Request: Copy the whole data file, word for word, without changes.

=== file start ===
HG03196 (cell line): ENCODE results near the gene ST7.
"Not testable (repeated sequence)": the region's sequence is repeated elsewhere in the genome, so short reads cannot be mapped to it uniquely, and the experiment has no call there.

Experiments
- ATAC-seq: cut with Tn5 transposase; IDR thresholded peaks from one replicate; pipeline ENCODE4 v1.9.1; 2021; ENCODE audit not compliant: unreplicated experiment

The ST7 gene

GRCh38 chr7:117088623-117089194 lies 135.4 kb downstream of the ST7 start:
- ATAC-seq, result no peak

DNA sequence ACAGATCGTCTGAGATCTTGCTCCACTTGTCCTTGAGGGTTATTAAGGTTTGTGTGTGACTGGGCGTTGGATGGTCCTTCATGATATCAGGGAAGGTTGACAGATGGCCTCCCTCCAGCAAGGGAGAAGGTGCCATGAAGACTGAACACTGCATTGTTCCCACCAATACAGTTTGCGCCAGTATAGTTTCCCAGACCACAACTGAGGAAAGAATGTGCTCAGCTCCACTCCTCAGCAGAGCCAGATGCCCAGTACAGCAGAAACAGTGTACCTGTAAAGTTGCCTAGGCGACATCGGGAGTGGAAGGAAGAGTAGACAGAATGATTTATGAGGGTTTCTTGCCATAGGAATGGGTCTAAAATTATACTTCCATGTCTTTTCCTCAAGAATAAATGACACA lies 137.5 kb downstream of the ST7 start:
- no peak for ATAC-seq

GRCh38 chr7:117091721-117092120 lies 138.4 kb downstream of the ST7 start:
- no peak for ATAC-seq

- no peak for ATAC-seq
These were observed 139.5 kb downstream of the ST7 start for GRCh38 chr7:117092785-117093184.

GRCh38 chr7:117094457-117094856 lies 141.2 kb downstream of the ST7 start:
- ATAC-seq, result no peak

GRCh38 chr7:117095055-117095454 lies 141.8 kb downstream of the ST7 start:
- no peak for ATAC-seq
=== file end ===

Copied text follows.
HG03196 (cell line): ENCODE results near the gene ST7.
"Not testable (repeated sequence)": the region's sequence is repeated elsewhere in the genome, so short reads cannot be mapped to it uniquely, and the experiment has no call there.

Experiments
- ATAC-seq: cut with Tn5 transposase; IDR thresholded peaks from one replicate; pipeline ENCODE4 v1.9.1; 2021; ENCODE audit not compliant: unreplicated experiment

The ST7 gene

GRCh38 chr7:117088623-117089194 lies 135.4 kb downstream of the ST7 start:
- ATAC-seq, result no peak

DNA sequence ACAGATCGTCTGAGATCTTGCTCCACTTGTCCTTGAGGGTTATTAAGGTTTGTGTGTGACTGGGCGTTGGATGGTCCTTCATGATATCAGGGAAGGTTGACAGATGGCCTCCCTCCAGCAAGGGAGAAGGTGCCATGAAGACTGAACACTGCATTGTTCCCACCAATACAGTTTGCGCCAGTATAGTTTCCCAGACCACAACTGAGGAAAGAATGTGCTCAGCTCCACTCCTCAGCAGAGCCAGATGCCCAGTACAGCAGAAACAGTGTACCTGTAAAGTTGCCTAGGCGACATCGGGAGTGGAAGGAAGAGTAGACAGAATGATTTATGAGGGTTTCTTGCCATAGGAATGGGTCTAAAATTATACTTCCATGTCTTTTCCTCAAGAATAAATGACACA lies 137.5 kb downstream of the ST7 start:
- no peak for ATAC-seq

GRCh38 chr7:117091721-117092120 lies 138.4 kb downstream of the ST7 start:
- no peak for ATAC-seq

- no peak for ATAC-seq
These were observed 139.5 kb downstream of the ST7 start for GRCh38 chr7:117092785-117093184.

GRCh38 chr7:117094457-117094856 lies 141.2 kb downstream of the ST7 start:
- ATAC-seq, result no peak

GRCh38 chr7:117095055-117095454 lies 141.8 kb downstream of the ST7 start:
- no peak for ATAC-seq